The TES is reporting that in some US cities students are being given a say in how much teachers are paid…
According to a report by academics from the Harvard Graduate School of Education, more than a million primary and secondary pupils across the US are being asked by their schools to take surveys that allow them to rate their teachers’ classroom skills.
Pupils are asked the degree to which they agree with statements such as: “What I am learning now connects to what I learned before”; “My teacher explains difficult things clearly”; and “My teacher seems to know if something is bothering me.”
Increasingly, the answers are being used as part of the official teacher evaluation process. Because teachers’ pay is based on their evaluation scores, the upshot is that pupils are able to determine a sizeable proportion of their teachers’ pay.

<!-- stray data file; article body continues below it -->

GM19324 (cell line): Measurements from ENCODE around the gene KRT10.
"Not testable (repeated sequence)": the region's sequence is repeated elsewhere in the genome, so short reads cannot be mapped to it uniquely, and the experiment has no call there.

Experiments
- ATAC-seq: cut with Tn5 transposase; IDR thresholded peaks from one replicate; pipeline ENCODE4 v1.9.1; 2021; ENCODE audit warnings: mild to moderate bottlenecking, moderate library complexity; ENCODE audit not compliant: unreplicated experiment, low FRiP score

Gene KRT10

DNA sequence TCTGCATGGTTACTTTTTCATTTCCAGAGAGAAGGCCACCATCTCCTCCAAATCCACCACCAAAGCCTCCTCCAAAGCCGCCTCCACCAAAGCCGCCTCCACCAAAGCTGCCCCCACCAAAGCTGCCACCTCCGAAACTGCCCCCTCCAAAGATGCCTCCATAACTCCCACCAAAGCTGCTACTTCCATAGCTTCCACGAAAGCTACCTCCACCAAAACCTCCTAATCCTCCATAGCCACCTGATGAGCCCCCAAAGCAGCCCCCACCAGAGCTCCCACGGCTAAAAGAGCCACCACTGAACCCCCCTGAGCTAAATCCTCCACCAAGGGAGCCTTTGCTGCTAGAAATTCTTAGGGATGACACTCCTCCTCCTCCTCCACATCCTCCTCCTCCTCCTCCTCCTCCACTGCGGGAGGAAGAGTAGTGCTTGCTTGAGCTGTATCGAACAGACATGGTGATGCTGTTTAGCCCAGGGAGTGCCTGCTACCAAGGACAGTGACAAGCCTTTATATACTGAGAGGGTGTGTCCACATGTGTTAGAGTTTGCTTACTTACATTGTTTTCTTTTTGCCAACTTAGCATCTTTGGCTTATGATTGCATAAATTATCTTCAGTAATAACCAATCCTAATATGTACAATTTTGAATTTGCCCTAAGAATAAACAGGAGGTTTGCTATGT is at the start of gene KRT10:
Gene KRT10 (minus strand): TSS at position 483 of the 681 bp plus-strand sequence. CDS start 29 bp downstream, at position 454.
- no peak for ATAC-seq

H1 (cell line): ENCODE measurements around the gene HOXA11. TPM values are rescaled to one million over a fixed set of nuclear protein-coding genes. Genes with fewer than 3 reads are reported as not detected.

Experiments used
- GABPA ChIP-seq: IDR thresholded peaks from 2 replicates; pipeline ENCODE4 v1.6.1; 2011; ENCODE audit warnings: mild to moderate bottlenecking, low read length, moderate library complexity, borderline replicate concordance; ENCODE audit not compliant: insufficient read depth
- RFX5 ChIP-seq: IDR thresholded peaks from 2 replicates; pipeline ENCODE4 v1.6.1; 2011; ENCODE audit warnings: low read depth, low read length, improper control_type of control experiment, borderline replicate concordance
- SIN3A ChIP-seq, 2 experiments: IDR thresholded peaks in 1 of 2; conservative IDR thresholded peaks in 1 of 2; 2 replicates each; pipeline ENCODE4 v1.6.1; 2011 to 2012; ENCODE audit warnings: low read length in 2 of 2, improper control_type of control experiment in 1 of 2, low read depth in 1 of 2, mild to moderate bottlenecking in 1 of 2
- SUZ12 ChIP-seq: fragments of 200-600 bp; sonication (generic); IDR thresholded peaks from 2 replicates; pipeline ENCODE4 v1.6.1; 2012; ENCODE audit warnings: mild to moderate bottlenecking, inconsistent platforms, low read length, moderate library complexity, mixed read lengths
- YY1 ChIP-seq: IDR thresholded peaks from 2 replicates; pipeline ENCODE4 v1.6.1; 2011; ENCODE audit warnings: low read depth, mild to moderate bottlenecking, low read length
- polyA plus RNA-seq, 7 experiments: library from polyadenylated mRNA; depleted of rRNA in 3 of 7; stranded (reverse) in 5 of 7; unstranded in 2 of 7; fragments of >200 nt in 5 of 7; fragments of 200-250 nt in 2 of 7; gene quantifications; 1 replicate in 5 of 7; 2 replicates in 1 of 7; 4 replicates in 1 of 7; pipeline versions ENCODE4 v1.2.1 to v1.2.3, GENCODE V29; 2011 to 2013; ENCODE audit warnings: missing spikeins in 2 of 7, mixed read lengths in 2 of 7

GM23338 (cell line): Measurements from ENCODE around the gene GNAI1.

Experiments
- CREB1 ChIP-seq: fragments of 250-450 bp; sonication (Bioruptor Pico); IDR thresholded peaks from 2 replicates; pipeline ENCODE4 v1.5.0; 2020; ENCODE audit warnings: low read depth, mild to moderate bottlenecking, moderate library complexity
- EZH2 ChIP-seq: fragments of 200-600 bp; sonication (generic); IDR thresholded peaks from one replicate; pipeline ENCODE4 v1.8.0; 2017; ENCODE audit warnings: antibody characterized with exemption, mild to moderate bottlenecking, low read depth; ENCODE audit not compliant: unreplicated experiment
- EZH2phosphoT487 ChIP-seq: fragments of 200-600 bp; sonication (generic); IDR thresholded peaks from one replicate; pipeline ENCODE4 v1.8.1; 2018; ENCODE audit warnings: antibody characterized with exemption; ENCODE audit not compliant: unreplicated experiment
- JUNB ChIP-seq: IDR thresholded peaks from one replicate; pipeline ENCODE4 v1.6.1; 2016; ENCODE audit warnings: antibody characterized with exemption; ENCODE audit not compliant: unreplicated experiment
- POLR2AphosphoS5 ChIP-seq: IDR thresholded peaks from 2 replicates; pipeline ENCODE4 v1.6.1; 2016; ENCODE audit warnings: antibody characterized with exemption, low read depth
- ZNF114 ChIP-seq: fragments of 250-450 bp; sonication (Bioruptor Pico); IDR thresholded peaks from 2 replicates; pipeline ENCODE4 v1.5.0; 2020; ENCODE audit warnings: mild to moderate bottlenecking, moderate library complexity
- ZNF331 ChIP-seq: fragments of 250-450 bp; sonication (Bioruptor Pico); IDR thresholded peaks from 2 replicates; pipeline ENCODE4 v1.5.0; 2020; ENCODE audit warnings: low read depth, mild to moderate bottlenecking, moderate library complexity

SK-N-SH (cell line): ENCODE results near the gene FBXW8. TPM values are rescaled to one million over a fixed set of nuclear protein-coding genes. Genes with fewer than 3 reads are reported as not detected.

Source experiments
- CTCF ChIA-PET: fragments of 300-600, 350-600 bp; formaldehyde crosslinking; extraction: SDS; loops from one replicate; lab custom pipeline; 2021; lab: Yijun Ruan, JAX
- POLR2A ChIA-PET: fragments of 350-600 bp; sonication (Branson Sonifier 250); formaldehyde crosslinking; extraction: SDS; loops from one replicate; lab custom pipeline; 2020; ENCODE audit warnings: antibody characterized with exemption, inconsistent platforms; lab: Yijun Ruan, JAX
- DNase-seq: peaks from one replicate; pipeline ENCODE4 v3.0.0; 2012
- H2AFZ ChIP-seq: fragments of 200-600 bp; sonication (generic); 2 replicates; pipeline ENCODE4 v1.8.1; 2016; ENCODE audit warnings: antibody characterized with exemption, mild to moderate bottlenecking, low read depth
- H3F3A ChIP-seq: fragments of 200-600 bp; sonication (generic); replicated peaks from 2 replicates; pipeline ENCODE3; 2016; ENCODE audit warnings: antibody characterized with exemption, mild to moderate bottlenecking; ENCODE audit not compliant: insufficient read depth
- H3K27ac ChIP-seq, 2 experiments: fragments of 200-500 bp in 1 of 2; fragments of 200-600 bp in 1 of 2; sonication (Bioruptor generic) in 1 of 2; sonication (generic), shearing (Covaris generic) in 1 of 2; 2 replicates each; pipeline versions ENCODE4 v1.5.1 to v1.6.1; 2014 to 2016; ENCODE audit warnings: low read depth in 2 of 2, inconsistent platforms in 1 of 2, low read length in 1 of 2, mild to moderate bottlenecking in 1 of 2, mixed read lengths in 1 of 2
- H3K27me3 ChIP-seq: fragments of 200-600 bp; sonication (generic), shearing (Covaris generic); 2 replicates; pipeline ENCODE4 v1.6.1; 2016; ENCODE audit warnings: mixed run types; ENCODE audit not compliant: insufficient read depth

“Students watch us deliver lessons every day and can make observations that help to expose blind spots in our practice,” Greg Myers, a Massachusetts superintendent of schools, told the academics…
To read the full story, get the 8 May edition of TES
This is clearly more carefully constructed than just asking children whether they like their teachers or think they are any good, but what do you think of the principles involved?
Is there some merit in the idea of getting feedback from pupils in a systematic way to help with teacher development and evaluation – whether or not linked to pay – as an alternative perspective to other factors – such as test results – which might otherwise be used?
If not, what would be your arguments against it?
Please let us know in the comments or via Twitter…
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